My Family Has Spent the Last 5 Months with Solo Stove’s Pizza Oven — It’s Been a Delicious Investment

updated May 17, 2023
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A whole pepperoni pizza with an Almond Flour Crust and basil on top, cut into eight slices, with one slice being removed.
Credit: Laura Rege
Almond Flour Pizza Crust

Like so many great love stories, it happened over pizza. I was getting ready to put a pie in the oven at my friend Victoria’s backyard pizza party when I locked eyes with a tall guy with a sweet smile. It was love at first bite — I mean, sight — as we shared a couple of slices together that October evening.

Fast forward 12 years, and Seth (that pizza cutie) and I are married with two kids. We still love pizza, and now we have a new backyard pizza oven to call our own: Solo Stove’s Bonfire Pi Fire. After my completely un-subtle hints (and some very effective advertising on the Tony Kornheiser show), Seth bought me a Solo Stove Bonfire fire pit for Mother’s Day a few years ago. It was the perfect addition to our backyard, where we suddenly found ourselves spending a lot of time at the beginning of the pandemic.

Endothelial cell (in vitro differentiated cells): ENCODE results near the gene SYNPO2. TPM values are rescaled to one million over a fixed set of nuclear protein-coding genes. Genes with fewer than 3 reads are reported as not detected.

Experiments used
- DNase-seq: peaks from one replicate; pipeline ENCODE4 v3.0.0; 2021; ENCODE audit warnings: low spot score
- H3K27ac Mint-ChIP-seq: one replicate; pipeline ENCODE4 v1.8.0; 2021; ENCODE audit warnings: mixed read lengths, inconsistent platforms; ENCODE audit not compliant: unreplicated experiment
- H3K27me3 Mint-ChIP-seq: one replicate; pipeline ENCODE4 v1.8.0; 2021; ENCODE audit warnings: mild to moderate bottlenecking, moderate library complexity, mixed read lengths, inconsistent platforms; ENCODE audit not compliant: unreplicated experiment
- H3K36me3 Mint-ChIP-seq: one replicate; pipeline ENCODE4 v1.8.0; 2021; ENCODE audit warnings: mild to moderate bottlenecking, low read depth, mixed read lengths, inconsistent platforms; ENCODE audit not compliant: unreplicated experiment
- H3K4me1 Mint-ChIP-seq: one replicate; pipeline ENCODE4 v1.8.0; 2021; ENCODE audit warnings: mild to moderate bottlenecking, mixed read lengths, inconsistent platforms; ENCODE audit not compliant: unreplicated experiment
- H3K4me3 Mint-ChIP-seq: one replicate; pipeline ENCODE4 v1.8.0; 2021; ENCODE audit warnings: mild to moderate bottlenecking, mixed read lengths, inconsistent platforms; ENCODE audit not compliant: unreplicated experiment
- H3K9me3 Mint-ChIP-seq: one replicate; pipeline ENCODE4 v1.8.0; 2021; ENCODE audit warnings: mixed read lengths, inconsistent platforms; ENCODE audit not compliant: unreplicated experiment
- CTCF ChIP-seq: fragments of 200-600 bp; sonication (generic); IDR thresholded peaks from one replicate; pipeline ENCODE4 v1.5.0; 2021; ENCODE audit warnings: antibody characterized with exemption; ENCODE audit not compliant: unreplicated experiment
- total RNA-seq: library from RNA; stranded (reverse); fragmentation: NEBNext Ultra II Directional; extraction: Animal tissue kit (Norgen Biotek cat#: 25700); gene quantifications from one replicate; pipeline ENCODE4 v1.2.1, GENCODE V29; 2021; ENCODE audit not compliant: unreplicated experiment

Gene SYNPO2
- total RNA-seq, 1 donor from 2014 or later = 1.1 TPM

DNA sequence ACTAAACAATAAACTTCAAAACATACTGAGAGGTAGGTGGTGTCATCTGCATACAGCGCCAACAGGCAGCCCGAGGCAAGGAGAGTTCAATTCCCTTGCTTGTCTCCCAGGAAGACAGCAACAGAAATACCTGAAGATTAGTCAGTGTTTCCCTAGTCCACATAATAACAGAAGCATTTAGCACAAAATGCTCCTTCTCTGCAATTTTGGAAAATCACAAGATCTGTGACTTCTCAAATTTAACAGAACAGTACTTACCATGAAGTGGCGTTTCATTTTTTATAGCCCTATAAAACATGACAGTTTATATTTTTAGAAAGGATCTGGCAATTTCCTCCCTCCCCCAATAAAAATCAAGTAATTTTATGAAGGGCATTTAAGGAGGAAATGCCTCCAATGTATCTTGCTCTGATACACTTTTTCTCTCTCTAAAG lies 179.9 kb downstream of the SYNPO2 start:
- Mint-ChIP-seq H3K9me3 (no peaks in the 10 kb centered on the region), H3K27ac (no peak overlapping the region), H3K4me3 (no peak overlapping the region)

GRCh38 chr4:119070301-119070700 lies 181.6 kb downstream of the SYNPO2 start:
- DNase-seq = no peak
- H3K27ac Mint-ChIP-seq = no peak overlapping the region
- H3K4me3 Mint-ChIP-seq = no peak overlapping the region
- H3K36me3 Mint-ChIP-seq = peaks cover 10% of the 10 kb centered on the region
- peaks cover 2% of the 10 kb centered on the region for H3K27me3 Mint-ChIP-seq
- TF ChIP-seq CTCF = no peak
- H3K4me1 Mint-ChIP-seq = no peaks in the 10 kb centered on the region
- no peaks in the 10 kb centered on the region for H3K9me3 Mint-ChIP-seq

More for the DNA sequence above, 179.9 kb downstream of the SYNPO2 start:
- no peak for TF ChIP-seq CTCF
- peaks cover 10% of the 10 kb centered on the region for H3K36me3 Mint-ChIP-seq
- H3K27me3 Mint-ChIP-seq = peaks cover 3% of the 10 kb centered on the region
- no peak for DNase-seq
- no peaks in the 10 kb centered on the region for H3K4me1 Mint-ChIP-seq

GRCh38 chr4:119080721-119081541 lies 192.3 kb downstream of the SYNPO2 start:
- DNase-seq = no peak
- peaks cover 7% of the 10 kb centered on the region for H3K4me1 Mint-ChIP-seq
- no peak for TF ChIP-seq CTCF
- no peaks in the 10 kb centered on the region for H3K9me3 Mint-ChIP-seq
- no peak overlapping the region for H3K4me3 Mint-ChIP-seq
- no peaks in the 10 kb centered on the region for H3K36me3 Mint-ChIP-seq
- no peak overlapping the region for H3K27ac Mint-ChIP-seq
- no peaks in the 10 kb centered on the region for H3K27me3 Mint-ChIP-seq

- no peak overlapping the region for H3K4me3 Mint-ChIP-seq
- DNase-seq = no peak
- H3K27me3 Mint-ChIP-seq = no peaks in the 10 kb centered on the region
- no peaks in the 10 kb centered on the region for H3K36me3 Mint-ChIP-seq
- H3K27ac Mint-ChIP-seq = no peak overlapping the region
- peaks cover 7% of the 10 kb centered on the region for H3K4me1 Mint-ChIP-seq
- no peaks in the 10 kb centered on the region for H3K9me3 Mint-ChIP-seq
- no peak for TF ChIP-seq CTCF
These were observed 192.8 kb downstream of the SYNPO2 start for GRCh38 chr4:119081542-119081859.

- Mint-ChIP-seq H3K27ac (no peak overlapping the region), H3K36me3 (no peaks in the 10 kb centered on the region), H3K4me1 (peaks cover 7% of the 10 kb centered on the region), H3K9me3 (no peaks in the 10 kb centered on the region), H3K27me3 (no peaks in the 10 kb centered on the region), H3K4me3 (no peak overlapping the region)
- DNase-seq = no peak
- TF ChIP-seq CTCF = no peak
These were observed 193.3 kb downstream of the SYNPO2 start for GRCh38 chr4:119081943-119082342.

Once we could safely invite people over again, we enjoyed hosting backyard parties around our Solo Stove. Anytime my kids had friends over, they’d beg to start up the fire pit for s’mores, and we spent many nights cozied up by the fire. But as soon as we added the Bonfire Pi Fire, a portable pizza oven attachment, those cozy backyard hangs turned into full-blown pizza parties. We’d invite friends to bring their favorite toppings (and wine) and catch up while firing up thin, bubbly Neapolitan-style pizzas in the oven.

What’s So Great About Solo Stove’s Bonfire Pi Fire Pizza Oven?

I’m no stranger to pizza ovens. Remember that fateful pizza party at Victoria’s? Around that time, I’d started working for Victoria’s now-shuttered mobile pizza business, Pizza Tonight. We drove a Forno Bravo mobile pizza oven to local breweries and events and made Neapolitan-style pizzas using fresh dough and gourmet ingredients. I was primarily responsible for stretching the dough and topping the pizzas, and I learned a lot about timing by watching our pizzaiolo, Evan, fire pie after pie in that hulking 900°F oven. 

Thankfully, Solo Stove’s Bonfire Pi Fire is much more forgiving for at-home pies and amateur pizzaiolos, firing at about 550-600°F and completely baking a pizza in around 6 or 7 minutes. 

The inverted dome harnesses the heat from the fire pit below and cooks a pie evenly from above and below the pizza stone insert at the same time. It’s easy to use and easier to clean. After the oven cools down, I use a brush to dislodge any bits that have stuck to the pizza stone and wipe down the outside with a wet kitchen towel before storing the oven in its handy carrying case. 

One feature I particularly love is that the Pi Fire’s long legs elevate it far enough above the fire so we can enjoy pizza and s’mores at the same time. If you’ve ever attended a backyard pizza party, you’d know there’s a fair amount of waiting around, as you can only cook one pie at a time. It’s great to have the fire pit open below for folks who have finished their pies to be able to make a few s’mores!